New Whiskies

Batch 133

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Batch 133: Glenmorangie Spios, Tomatin Metal and Water, Tullibardine 1962, Auchroisk and Auchentoshan from Cadenhead

The Highlands dominate this week’s new whisky reviews, with examples from Glenmorangie, Tomatin and Tullibardine demonstrating the art of maturation and wood’s role in the creation of flavour.

But first to the Lowlands, where a rum-finished 18-year-old from Auchentoshan (courtesy of independent bottler William Cadenhead) has all the makings of a great whisky, if it weren’t for a metallic, blood-like element.

Next, a fat, sweet and floral Auchroisk, also from Cadenhead’s, sweeps us up the country further into Speyside. Perhaps not the finest example of this little-seen distillery, but Dave Broom is still envisaging its involvement in a before-dinner treat.

The annual Glenmorangie Private Editions are always an anticipated release and this year’s was no exception. Known for not always being a fan of Scotch matured in ex-rye casks, Broom is impressed by the layered flavours of fruit and spice in Glenmorangie Spìos – a ‘clever’ dram, he says.

The final two expressions in Tomatin’s Five Virtues series follow – Metal, which tastes anything but metallic, and Water, a boisterous, Sherried drop which again couldn’t be further from the watery, diluted whisky its name suggests.

Finally to Tullibardine, where the effect of maturation in (possibly several) refill casks over an extended period is fully demonstrated in the Perthshire distillery’s 1962 vintage. At 52 years old you’d expect the wood to dominate, but not so here, says Broom, where a subtle, waxy maturity plays a supporting role to the lingeringly fragrant and floral distillery character. As graceful as a ballerina, he remarks.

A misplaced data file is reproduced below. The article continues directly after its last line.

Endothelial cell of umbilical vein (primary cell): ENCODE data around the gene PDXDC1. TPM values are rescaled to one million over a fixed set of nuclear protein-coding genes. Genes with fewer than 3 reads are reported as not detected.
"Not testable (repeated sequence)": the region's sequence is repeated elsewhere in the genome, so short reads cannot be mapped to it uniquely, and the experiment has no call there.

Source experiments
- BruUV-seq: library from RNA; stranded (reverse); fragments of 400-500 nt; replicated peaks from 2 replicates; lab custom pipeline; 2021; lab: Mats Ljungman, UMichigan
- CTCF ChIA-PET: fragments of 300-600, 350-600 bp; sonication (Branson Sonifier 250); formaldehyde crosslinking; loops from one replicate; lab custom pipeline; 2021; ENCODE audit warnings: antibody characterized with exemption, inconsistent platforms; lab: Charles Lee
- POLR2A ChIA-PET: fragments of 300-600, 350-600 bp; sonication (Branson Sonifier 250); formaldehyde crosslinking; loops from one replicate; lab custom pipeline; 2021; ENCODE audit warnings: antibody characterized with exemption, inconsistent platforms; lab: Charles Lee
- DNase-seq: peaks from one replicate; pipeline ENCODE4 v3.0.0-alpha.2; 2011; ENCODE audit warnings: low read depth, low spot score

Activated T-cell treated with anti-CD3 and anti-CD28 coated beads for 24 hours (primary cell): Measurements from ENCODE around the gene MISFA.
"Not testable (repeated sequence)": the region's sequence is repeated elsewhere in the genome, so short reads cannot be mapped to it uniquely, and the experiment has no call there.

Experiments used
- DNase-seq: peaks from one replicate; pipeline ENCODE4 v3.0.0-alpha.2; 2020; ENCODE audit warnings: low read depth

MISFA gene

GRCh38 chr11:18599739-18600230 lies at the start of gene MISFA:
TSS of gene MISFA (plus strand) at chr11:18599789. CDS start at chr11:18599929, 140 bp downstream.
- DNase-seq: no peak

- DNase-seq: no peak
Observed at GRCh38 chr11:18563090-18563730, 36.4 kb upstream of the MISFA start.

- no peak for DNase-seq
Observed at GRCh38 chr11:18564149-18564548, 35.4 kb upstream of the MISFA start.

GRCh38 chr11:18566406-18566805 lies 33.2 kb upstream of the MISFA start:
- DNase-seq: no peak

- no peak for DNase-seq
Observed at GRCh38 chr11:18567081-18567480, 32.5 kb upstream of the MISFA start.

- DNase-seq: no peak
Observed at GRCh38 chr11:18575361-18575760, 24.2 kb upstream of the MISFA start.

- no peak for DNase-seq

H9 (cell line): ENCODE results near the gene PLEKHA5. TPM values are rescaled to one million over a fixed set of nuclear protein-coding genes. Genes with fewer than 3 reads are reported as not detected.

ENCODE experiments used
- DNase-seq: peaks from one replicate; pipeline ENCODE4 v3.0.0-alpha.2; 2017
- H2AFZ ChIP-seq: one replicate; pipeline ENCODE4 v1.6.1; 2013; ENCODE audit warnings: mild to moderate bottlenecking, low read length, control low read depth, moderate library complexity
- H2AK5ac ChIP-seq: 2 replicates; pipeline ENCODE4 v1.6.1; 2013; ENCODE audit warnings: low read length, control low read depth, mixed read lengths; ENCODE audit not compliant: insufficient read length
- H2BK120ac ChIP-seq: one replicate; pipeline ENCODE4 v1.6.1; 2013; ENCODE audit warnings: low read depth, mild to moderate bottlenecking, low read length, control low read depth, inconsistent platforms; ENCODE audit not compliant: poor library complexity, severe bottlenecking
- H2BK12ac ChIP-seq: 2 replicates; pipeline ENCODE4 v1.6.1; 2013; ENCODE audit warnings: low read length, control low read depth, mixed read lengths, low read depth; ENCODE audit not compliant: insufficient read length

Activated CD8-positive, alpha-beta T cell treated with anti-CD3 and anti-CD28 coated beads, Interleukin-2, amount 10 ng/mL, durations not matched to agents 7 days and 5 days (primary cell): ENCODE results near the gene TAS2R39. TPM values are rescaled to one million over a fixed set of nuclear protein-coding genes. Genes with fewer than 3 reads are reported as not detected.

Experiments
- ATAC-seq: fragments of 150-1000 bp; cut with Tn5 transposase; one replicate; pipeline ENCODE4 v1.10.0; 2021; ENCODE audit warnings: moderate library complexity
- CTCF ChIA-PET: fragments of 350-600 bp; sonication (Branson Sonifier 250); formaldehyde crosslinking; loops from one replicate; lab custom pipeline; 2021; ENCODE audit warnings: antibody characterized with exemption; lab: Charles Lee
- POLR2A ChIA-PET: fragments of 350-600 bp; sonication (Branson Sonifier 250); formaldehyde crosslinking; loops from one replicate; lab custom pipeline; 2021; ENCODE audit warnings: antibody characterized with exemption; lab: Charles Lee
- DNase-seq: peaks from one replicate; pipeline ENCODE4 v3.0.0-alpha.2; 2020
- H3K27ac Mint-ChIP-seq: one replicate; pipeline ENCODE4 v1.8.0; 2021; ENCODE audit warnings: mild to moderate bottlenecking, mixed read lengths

Scoring Explained

Overview

  • Auchentoshan 18 Years Old, 1999 (Cadenhead)

    Auchentoshan 18 Years Old, 1999 (Cadenhead)
    Price band
    £ £ £ £ £
    ABV
    55%
    Production type
    Single malt whisky
    Region
    Lowland
    Flavour camp
    Fruity & Spicy
    Nose

    This has spent its final three years in rum cask, though this isn’t immediately apparent. In fact, it is slightly hard to get into, with a rigidity (possibly from the high level of alcohol) that sits over light orchard fruit, then come more ‘rummy’ elements of lime cordial and sugar syrup. As it develops, so a beautiful aroma akin to Muscat de Beaumes-de-Venise and barley sugar starts to develop, but there’s a metallic touch, as well as the feeling that the alcohol is holding it back. When water is added, it shifts into a molasses-rich mix of iron and blood, along with some singed cereal.

    Palate

    Sweeter than you would expect on the neat nose, with a malt extract element and a burnt edge which could be molasses creeping forward. Water makes it drier and nuttier, before it opens into some soft fruit.

    Finish

    Tobacco leaf. Drying.

    Conclusion

    All of the elements to make this a great whisky are there, but would that metallic element have gone or just built with more time in the cask? Impossible to say now.

    Right place, right time